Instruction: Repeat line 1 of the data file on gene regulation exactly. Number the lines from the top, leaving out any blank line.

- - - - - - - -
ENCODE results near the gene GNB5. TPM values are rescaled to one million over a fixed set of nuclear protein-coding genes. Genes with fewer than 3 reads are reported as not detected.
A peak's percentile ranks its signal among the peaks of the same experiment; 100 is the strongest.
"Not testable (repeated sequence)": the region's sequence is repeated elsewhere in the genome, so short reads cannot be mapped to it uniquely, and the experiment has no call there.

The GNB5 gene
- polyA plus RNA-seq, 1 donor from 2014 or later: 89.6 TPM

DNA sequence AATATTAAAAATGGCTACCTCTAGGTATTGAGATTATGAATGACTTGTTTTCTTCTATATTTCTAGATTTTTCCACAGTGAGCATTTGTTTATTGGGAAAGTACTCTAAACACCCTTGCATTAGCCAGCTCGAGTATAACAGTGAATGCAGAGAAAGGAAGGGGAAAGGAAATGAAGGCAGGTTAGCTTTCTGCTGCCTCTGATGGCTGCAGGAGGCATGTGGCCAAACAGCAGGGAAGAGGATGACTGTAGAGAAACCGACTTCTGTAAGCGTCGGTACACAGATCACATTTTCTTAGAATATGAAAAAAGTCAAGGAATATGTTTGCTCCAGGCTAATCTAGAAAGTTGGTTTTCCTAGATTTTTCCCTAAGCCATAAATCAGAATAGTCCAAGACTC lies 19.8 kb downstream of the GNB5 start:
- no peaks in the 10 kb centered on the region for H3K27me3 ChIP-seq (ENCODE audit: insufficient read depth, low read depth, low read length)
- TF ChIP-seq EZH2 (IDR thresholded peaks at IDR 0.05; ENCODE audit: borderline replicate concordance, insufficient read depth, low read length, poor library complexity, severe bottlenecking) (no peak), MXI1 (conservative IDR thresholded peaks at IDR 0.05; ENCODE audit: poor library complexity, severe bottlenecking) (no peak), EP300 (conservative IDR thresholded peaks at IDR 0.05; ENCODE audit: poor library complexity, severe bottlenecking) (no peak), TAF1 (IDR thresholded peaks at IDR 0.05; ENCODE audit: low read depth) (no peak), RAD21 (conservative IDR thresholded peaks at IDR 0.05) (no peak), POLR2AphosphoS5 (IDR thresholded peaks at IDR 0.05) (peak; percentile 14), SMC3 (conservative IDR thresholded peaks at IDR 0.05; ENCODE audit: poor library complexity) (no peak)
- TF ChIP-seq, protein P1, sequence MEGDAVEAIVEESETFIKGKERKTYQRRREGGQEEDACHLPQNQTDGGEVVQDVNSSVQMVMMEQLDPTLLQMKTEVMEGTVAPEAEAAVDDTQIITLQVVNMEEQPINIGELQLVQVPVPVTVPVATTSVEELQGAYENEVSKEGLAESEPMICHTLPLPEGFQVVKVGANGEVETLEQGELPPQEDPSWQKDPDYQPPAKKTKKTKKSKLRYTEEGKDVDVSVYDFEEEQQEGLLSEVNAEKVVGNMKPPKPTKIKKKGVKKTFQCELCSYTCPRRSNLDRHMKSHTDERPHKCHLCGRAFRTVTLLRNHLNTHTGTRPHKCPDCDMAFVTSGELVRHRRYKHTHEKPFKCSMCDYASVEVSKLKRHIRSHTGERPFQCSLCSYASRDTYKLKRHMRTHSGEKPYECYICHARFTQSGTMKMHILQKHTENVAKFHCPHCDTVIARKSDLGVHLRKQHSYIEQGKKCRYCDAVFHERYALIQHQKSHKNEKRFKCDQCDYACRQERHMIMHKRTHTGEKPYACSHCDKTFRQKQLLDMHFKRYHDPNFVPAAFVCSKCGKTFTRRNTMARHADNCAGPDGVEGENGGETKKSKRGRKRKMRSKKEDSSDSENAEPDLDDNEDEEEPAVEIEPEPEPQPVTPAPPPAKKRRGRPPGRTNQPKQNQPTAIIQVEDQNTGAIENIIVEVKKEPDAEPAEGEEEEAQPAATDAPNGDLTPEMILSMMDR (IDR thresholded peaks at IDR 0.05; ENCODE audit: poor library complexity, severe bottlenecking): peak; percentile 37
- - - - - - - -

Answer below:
ENCODE results near the gene GNB5. TPM values are rescaled to one million over a fixed set of nuclear protein-coding genes. Genes with fewer than 3 reads are reported as not detected.